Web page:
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What is Naloxone?

Recently there has been a lot of media attention regarding naloxone, both locally in Baltimore, Maryland as well as nationwide. Thoughts about the drug Narcan, questions about it’s use and opinions on the new overdose prevention programs and training going on. Here is some basic information to help you understand what is naloxone and navigate some of the confusing information and opinions surrounding this life-saving drug.

Naloxone (often known by the brand name Narcan) is a pure opioid antagonist. In the hands of a trained professional, Naloxone can safely and effectively reverse an opioid-related overdose. It does so by quickly restoring breathing and consciousness. It binds to opioid receptors in the brain, displacing the opioids and temporarily reversing their life-threatening effects. Remember, example of opioids are heroin, morphine, methadone, oxycodone and hydrocodone and they can be obtained both legally with a prescription and illegally. The Naloxone medication effects last between 30-90 minutes.

There are many programs nationwide that are now making Naloxone available to people that undergo correct training. This includes police departments, EMT’s and other emergency workers, healthcare professionals, addiction treatment providers and even private citizens. Many local organizations that do not have these types of programs are advocating for them to their local and state governments. Locally, drug overdoses are now the leading cause of accidental death in the state of Maryland. A bill recently passed throughout the state allows for free overdose prevention/response training where an individual will be trained in the administration of Narcan and receives a state-authorized certificate upon completion of the training. Throughout Maryland, individual counties and local organizations are offering this life saving training.

Many opponents of Naloxone believe that this drug is saving the lives of people that aren’t deserving, mainly addicts. Most of these people still see those suffering from substance abuse and drug addiction as morally weak and reprehensible individuals who deserve what they get if they die from a drug overdose. Others believe it is a waste of time and money. Proponents of the drug believe that this is a harm reduction model that will be able to save the life of a drug addict and give them a second chance at overcoming their addiction and entering into recovery.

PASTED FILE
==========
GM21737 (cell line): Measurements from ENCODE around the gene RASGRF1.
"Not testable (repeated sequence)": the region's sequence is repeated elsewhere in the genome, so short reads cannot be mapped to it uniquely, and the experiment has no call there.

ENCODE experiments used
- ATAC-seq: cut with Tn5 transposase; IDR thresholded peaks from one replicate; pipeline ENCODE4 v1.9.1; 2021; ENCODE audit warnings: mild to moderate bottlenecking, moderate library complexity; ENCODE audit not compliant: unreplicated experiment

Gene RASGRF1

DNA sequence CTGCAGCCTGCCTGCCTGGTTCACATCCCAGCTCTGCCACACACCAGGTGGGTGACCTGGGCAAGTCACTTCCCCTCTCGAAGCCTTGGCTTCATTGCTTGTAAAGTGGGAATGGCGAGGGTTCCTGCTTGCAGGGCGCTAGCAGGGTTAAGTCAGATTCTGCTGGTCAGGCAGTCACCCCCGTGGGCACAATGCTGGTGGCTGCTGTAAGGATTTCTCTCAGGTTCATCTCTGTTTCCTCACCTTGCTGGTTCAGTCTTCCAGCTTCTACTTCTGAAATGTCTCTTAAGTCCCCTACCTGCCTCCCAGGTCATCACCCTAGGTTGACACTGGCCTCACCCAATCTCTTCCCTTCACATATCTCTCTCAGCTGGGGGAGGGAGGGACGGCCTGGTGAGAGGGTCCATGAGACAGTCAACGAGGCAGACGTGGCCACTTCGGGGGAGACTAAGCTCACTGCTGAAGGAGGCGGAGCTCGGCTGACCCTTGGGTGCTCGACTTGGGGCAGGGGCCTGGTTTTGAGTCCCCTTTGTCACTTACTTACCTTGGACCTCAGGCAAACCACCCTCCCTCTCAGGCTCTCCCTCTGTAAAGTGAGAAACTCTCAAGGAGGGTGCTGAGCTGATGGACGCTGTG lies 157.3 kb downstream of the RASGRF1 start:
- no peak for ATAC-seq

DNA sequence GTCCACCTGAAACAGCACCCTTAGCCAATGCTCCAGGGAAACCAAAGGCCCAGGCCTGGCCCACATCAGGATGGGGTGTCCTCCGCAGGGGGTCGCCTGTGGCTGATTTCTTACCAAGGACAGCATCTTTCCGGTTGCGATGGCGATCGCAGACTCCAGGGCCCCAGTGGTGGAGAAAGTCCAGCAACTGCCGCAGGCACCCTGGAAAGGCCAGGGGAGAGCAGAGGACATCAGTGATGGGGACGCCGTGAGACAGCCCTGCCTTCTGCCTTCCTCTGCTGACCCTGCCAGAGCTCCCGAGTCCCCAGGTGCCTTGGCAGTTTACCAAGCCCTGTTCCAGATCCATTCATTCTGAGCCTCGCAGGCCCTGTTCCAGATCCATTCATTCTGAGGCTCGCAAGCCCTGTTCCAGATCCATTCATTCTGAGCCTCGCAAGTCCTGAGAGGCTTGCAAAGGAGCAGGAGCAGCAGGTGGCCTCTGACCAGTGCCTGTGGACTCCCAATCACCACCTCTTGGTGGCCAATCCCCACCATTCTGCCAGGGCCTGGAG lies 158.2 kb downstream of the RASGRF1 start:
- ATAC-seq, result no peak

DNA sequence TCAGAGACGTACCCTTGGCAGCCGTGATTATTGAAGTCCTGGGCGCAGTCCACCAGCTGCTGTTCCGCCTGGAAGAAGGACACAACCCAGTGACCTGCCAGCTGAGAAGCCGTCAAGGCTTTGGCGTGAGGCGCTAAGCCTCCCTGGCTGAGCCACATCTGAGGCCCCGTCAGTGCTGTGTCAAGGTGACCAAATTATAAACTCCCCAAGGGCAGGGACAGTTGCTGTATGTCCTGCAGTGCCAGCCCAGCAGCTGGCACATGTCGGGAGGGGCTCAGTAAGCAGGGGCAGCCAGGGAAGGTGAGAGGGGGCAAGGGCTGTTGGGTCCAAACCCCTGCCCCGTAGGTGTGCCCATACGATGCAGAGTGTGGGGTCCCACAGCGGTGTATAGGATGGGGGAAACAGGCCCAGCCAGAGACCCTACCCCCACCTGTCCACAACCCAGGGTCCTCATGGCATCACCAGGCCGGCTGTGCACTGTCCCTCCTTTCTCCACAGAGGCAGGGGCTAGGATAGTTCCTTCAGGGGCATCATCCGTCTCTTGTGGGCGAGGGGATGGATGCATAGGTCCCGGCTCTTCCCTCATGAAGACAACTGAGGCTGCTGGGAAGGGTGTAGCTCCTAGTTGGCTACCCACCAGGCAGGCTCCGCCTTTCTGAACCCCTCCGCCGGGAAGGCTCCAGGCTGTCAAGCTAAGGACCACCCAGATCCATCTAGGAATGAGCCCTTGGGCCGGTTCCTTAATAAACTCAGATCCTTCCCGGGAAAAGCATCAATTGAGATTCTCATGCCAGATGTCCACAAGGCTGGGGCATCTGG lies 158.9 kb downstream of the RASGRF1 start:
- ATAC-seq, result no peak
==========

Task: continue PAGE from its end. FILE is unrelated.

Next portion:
There is little doubt that Naloxone is a life-saving drug. The availability of this drug could have saved numerous lives of parents, spouses, children and friends if it was available in the past. However, this is something to be said that having Naloxone available and stabbing every overdose victim to bring them back to life (while a life-saving opportunity) isn’t really enough. These overdose prevention programs must not only train individuals to administer Narcan but also train them in what to do with the patient upon awakening and being revived from the overdose. We cannot sit back and let someone that just overdoses on opiates walk away with a Coke and a smile and a pat on the back. The best plan would have a systematic approach where someone that suffered an overdose and was brought back by what is Narcan is immediately taken to a detox or an addiction treatment center or at the very least a medical professional who could then direct them to the help that they clearly need. A patient that is administered Narcan needs to immediately be placed in a process of receiving drug treatment, or else we are sending them off to overdose again. We need to place a system in place that not only saves the lives of drug addicts but also being to place them into a process of substance abuse treatment and addiction recovery.

Naloxone is a wonderful drug and for many people in Baltimore and throughout the country, it can be the bridge from addiction to recovery.

If you or someone you know is suffering from a drug and alcohol addiction and needs treatment please call us for help. Maryland Addiction Recovery Center offers the most comprehensive addiction treatment in the area. If we aren’t the best fit, we will work with you to find a treatment center that fits your needs. Please call us at (410) 773-0500 or email For more information on all of our alcohol and addiction treatment services and resources, please visit the web site at

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